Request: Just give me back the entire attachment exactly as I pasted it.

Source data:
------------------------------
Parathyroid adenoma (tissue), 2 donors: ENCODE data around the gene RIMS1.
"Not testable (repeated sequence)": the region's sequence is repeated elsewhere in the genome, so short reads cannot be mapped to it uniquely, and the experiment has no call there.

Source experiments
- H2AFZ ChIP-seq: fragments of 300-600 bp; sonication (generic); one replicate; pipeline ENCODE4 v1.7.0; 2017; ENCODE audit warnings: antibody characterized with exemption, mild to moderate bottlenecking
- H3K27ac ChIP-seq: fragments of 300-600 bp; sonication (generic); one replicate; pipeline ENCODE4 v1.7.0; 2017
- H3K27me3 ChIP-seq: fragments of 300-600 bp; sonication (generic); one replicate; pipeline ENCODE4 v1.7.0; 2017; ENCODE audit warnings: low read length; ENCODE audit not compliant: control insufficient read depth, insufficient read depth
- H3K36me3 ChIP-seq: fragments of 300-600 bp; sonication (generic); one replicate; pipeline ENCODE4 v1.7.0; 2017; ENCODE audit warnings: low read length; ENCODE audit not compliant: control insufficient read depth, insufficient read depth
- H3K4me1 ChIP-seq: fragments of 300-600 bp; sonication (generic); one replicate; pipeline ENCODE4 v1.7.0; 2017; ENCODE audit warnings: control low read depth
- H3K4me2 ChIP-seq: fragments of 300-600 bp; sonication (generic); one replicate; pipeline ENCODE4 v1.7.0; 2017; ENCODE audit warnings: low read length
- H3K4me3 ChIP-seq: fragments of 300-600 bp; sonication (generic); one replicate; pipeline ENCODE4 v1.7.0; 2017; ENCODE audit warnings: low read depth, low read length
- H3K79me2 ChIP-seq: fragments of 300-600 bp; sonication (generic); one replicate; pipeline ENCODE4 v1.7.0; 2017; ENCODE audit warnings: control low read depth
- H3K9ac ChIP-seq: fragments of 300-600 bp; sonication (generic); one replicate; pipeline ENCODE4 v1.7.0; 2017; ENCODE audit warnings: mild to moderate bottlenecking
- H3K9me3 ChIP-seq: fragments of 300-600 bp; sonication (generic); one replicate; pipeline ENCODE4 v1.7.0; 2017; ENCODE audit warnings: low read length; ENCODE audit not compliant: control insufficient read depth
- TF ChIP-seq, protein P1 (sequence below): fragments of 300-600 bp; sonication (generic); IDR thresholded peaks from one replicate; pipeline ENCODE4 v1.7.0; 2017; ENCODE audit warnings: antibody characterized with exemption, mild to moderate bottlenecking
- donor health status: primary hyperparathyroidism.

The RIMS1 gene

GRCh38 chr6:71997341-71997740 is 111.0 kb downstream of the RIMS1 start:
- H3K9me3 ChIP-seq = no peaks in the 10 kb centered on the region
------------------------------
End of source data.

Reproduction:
Parathyroid adenoma (tissue), 2 donors: ENCODE data around the gene RIMS1.
"Not testable (repeated sequence)": the region's sequence is repeated elsewhere in the genome, so short reads cannot be mapped to it uniquely, and the experiment has no call there.

Source experiments
- H2AFZ ChIP-seq: fragments of 300-600 bp; sonication (generic); one replicate; pipeline ENCODE4 v1.7.0; 2017; ENCODE audit warnings: antibody characterized with exemption, mild to moderate bottlenecking
- H3K27ac ChIP-seq: fragments of 300-600 bp; sonication (generic); one replicate; pipeline ENCODE4 v1.7.0; 2017
- H3K27me3 ChIP-seq: fragments of 300-600 bp; sonication (generic); one replicate; pipeline ENCODE4 v1.7.0; 2017; ENCODE audit warnings: low read length; ENCODE audit not compliant: control insufficient read depth, insufficient read depth
- H3K36me3 ChIP-seq: fragments of 300-600 bp; sonication (generic); one replicate; pipeline ENCODE4 v1.7.0; 2017; ENCODE audit warnings: low read length; ENCODE audit not compliant: control insufficient read depth, insufficient read depth
- H3K4me1 ChIP-seq: fragments of 300-600 bp; sonication (generic); one replicate; pipeline ENCODE4 v1.7.0; 2017; ENCODE audit warnings: control low read depth
- H3K4me2 ChIP-seq: fragments of 300-600 bp; sonication (generic); one replicate; pipeline ENCODE4 v1.7.0; 2017; ENCODE audit warnings: low read length
- H3K4me3 ChIP-seq: fragments of 300-600 bp; sonication (generic); one replicate; pipeline ENCODE4 v1.7.0; 2017; ENCODE audit warnings: low read depth, low read length
- H3K79me2 ChIP-seq: fragments of 300-600 bp; sonication (generic); one replicate; pipeline ENCODE4 v1.7.0; 2017; ENCODE audit warnings: control low read depth
- H3K9ac ChIP-seq: fragments of 300-600 bp; sonication (generic); one replicate; pipeline ENCODE4 v1.7.0; 2017; ENCODE audit warnings: mild to moderate bottlenecking
- H3K9me3 ChIP-seq: fragments of 300-600 bp; sonication (generic); one replicate; pipeline ENCODE4 v1.7.0; 2017; ENCODE audit warnings: low read length; ENCODE audit not compliant: control insufficient read depth
- TF ChIP-seq, protein P1 (sequence below): fragments of 300-600 bp; sonication (generic); IDR thresholded peaks from one replicate; pipeline ENCODE4 v1.7.0; 2017; ENCODE audit warnings: antibody characterized with exemption, mild to moderate bottlenecking
- donor health status: primary hyperparathyroidism.

The RIMS1 gene

GRCh38 chr6:71997341-71997740 is 111.0 kb downstream of the RIMS1 start:
- H3K9me3 ChIP-seq = no peaks in the 10 kb centered on the region